Economic Development and Finance

After the primaries, what immediate actions should the incoming mayor take to bend federal funds for local priorities?

As New York moves from relief to recovery, and from managing the Rescue Plan to infrastructure, innovation, and human capital funds, the next mayor would be wise to shift away from an approach grounded only in city hall, and adopt a collaborative, networked approach to deployment that brings in city leaders from the public, private and civic sectors. This paper proposes actions the incoming mayor can take to lay the foundation for an equitable recovery.

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By Bruce Katz, Colin Higgins, Karyn Bruggeman and Brian Reyes

How can the next City administration partner with the business community to develop investable projects that advance New York City's sustainability goals?

New York City’s recovery and future depends on sustainable development, which requires economic growth, social inclusion, and environmental protection. The task is to integrate and balance these three elements and place racial equity and justice at the center, as the UN SDGs do, prioritizing the people most impacted by poverty, inequality, climate change, and environmental injustices in a sustainable world. 

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By Marianna Koval

What additional investment vehicle can the City utilize for its economic development agenda while simultaneously leveraging assets for the greatest return?

This paper will specifically address the direct investment of New York City pension funds in New York City public (social) infrastructure as a means to invest in our own future while preserving pension benefits for retirees, capitalizing on city assets and easing the debt burden on the expense budget. The paper will provide a brief overview of economically targeted investments and pension funds, the use of direct investments in infrastructure by other pension funds, and the case for New York City.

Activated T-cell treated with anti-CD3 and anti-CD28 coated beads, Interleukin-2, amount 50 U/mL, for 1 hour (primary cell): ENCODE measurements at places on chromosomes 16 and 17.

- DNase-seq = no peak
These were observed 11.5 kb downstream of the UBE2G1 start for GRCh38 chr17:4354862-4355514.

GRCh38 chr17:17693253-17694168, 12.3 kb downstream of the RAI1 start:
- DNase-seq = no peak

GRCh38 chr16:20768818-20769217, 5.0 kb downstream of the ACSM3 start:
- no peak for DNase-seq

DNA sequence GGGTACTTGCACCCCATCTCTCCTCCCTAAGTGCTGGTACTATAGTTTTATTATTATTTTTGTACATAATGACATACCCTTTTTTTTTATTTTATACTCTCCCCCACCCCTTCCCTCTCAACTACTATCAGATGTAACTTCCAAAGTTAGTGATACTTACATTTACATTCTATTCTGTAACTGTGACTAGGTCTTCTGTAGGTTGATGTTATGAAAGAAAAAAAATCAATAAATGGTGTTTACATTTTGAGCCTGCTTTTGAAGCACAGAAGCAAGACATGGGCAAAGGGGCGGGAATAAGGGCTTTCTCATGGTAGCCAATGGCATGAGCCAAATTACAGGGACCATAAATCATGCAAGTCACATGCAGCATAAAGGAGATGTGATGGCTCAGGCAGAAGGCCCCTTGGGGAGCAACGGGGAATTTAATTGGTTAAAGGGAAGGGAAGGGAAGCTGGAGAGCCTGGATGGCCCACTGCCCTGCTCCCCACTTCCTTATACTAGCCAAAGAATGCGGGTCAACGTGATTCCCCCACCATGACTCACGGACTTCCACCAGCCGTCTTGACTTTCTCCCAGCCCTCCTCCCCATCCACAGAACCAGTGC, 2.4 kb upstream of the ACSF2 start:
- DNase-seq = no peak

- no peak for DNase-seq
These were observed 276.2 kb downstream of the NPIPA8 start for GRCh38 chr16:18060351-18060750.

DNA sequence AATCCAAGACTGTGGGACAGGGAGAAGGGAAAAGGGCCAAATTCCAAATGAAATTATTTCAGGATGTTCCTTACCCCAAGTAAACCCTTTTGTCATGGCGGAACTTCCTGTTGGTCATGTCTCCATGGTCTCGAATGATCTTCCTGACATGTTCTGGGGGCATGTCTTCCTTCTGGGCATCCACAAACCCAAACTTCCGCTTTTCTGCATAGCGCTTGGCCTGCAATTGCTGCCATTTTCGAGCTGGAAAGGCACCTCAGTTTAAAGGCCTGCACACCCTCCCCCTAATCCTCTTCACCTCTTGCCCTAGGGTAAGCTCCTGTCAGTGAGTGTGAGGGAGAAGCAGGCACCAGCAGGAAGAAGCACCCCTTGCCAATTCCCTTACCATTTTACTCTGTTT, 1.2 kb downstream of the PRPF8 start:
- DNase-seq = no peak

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By Gayle Horwitz


On January 1, 2022, amid New York City’s somewhat sputtering recovery from the COVID-19 pandemic and recession, Eric Adams will be sworn in as New York City’s 110th Mayor. To ensure that New York recovers, stabilizes, and ultimately thrives, the incoming Administration should set and implement fiscal, managerial, and policy priorities that will boost the city’s economy and competitiveness, and provide the services and opportunities necessary for New Yorkers to flourish.

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By Ana Champeny  and Andrew S. Rein

How can New York City government support small businesses to aid in its economic recovery?

New York is a big city of small businesses accounting for 99 percent of all firms and employing nearly half of all New Yorkers. The new firms that join their ranks help drive growth and dynamism throughout the Big Apple, especially in communities most in need of opportunity. With a new mayor in office, New York City has the opportunity to become the best city in America for starting—and running—a small business. This paper proposes five ideas for how New York City can achieve that goal

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By Michael Hendrix

What administrative and policy changes can New York City make to promote fairness, equity, transparency, and predictability in the New York City Property Tax-- essential elements for a fair and just economic recovery?

This fiscal year, New York City will raise almost 46 percent of its tax revenue from the property tax. Yet the property tax system is unnecessarily complicated, unpredictable, and discriminatory. Given the importance of the property tax to the economy, the City should utilize all its existing tools to ensure that the property tax structure is as fair as the current law allows.

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By Martha E. Stark